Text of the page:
“…I packed my bag, threw caution to the wind and set out on a walk that became one of the most important journeys in my life."
After five days of sweaty thigh-burning trekking, I had yet to see the majestic peaks of the Annapurna mountain range in central Nepal. For the past four mornings, before consuming my daily dhal bat, roti and hot tea, I had opened the shutters in my quaint guest room for a potential prized look of the mountains. Each day, however, the gray skies left me guessing whether the mountains were a reality or a figment of my imagination. I was 28-years-old and had always felt a need for accomplishment, especially when I traveled. If Lonely Planet told me I had to see it, it was on my to-do list and no one was getting in my way, but what if my travel guide had it wrong?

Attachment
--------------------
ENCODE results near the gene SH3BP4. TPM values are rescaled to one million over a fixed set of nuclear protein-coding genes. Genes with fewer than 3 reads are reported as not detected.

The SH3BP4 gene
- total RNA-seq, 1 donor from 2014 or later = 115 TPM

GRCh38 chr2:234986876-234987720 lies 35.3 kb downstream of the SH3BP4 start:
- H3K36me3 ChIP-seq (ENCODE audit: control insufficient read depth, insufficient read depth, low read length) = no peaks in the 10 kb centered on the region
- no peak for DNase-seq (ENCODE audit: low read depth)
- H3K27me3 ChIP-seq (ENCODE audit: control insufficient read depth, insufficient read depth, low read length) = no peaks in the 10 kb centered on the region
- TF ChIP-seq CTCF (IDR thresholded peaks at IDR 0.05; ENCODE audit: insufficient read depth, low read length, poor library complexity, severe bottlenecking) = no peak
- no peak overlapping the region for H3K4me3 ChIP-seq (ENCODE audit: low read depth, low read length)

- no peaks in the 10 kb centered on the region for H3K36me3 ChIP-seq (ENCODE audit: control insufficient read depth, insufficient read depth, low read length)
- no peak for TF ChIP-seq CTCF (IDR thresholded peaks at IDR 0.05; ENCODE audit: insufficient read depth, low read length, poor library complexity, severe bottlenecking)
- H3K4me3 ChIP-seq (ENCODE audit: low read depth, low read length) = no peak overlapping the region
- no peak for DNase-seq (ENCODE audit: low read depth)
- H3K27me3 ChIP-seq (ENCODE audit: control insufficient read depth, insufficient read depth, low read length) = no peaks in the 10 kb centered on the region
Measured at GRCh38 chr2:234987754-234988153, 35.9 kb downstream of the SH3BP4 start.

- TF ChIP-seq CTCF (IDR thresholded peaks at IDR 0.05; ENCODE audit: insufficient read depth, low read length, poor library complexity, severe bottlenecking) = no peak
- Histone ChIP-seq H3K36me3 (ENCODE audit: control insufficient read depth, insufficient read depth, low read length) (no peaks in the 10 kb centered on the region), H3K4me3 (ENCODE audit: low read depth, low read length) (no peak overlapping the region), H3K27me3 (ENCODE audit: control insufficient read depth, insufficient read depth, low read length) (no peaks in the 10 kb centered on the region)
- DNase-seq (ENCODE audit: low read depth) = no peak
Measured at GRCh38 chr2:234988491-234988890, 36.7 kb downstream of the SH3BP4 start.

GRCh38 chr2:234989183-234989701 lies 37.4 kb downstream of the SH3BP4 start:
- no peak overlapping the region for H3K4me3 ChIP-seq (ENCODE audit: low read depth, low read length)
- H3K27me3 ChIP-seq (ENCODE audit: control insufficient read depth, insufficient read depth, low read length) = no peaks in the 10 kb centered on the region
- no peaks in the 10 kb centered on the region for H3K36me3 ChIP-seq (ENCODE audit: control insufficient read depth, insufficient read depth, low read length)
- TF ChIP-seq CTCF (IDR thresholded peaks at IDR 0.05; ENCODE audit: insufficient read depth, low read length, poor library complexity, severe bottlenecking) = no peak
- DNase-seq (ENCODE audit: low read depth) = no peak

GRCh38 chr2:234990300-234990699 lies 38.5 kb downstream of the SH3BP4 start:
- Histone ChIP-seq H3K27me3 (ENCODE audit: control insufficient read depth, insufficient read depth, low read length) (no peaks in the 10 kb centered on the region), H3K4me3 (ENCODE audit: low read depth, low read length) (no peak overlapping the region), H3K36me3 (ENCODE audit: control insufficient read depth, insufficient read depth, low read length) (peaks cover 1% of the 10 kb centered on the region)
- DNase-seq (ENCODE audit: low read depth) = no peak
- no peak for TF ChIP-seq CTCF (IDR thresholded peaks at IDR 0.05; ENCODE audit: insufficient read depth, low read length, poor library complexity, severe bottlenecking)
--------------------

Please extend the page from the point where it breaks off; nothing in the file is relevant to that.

My overall experience in Nepal started out with similar uncertainties. I landed in Tribhuvan International Airport in Kathmandu, Nepal with the primary objective of performing volunteer work for a local charity and exploring the mystical country surrounded by the Himalayas. Why Nepal? I had eight weeks off between business school and the start of my new job and figured I should use this unique opportunity to travel as far away from home as possible. With ten immunizations injected into my bloodstream and 80 Cliff bars packed in my EMS travel bag, off I went.